Listen, man, the reason everyone brings up the New fucking Deal is because it is the last real wholly progressive policy victory in the US. You think I don't know the New Deal wasn't massively compromised? You think I don't know that the whole thing was hugely unpopular, that it faced opposition? Dude, beside the fact that I mentioned that last in my entry, I remember that shit from my high school education.

The difference is that Roosevelt had a huge structure to use as bargaining chips, so that even if the opposition took to the policy with a jackhammer, what emerged once the dust settled was still progressive movement.

I expect there to be haggling over the details, but haggling only works if the two parties involved are equally determined. How long did it take for the Public Option to go by the wayside? And do you honestly think, considering the panicked talk happening since Scott Brown won the special election, that even the compromised deal that you describe, which had already received zero votes from the Republicans, wasn't about to be scrapped for something even weaker?

Obama's speech on Wednesday, particularly the sections I describe, had some moments of leadership strewn throughout, but in order to lead, even with the veritable sea of troubles that comes with the position, it's going to require more than just talk.

At its most basic, that's what my post is saying. Also, don't give away the house just to sell the loaf of bread.

That may just be my imagined corner that I'm myopically fixated upon, but I really don't think so.

With respect,


(S)wine said...

Health care reform IS simple. Single Payer. It will never have the votes, like we all know. And so all the bullshit wrangling begins, thus making it complicated. We live in a 3rd world country, men. A country which, for decades has marketed itself as creme brulee. I have had this discussion with The Admiral before, not too long ago, in fact. Countries such as Germany, Sweden, Norway, Denmark, Holland come with their own downfalls but their progressive social agendas you cannot argue. And also environmental advances and progressive policy and use of natural resources...all these it's hard to criticize. When I stand by and see the kind of progressive legislation is enacted in those countries, and then see what bullshit stalemate I've lived in for the last 30 years here in the States, going on and living the last of my days here becomes quite un-attractive. I have said for a while now that this system is not for me and my family. It doesn't work at a personal and intellectual level. I can live with some evils and injustices in those other countries I mentioned (all candidates for my family's emigration within the next decade or so); but I can no longer live with ALL the evils and injustices here...and the appearance of or rather, deceitful efficiency this flawed political system tries to push on voters.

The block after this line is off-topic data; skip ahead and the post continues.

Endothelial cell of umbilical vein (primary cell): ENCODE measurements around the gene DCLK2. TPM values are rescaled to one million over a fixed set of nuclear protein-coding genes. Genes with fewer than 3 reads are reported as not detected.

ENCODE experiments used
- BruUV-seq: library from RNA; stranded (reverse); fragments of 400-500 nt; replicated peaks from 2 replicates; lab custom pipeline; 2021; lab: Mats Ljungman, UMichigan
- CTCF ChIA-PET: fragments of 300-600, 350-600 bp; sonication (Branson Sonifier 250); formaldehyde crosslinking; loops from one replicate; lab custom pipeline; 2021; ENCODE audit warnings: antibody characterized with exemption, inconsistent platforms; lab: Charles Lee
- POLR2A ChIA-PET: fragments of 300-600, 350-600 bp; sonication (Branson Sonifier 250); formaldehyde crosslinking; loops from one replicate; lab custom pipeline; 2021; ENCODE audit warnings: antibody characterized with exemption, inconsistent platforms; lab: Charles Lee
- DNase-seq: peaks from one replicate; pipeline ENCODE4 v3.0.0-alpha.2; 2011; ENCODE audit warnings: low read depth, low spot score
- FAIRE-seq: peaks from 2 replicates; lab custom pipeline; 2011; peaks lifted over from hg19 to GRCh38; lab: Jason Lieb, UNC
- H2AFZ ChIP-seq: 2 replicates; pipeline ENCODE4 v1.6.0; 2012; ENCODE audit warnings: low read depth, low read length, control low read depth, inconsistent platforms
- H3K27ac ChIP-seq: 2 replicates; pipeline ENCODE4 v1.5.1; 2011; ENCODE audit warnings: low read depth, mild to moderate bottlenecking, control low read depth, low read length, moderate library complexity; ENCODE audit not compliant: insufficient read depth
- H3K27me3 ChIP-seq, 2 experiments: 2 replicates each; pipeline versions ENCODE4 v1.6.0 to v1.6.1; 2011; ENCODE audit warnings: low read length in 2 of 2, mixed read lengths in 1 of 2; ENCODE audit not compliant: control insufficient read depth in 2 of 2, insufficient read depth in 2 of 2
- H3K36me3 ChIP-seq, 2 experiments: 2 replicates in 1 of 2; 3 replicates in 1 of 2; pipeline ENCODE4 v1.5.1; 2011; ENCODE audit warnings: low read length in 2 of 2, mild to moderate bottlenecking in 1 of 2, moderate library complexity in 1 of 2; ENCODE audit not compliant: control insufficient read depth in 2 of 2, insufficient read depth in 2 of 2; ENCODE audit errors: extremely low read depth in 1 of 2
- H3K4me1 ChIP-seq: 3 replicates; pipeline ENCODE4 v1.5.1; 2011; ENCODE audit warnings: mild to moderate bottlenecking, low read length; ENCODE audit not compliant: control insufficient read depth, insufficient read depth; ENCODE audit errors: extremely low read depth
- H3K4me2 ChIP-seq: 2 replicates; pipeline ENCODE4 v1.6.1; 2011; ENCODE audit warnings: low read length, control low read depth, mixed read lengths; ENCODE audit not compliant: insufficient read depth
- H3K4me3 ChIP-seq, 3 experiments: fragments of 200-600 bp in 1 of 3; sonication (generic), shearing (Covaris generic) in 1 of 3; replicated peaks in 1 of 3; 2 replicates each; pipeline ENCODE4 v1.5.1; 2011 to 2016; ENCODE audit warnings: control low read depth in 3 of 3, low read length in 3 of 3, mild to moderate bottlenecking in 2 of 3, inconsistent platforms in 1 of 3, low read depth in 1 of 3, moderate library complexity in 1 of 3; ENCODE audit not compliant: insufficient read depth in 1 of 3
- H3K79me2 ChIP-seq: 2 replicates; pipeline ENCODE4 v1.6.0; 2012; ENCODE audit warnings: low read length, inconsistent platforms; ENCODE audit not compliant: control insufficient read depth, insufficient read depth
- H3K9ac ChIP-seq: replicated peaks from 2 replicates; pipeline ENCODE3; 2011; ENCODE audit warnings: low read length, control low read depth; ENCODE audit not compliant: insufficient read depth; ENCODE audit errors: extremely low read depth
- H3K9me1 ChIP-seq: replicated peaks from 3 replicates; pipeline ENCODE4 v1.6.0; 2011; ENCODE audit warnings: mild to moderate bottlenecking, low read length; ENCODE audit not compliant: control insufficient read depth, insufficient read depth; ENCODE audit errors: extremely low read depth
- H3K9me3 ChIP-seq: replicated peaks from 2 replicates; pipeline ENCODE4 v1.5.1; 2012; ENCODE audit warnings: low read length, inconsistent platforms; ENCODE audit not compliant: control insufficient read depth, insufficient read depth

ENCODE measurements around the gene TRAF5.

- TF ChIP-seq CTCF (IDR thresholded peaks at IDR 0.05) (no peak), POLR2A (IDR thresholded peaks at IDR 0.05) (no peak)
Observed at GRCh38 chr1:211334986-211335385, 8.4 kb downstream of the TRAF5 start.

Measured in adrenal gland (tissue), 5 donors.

Please, let's be intelligent about debating issues among ourselves. I can get down and dirty and call people names with the best of them. When I'm reduced to the 'Yo Mama" mode, however, nothing good is learned by either side. Except perhaps a comeback that can be used in the future, on the playground.

(S)wine said...

also, i'm starting to think the reason most Liberals (regular people, now, not politicians) are all over the place and can't reach a(n) unified position is because free, independent thought radiates all throughout. there are myriad ways to go with something. intellectually, ideas are born, massaged, re-worked, they evolve, they de-volve, they are progressive, they are limited, etc. conservative, status quo thinking is basically unified in its desire to not have anything changed. ever. and since most of it is driven by religion, which itself usually has defined boundaries, black and white, wrong or right, you have consensus among conservatives. what do you think?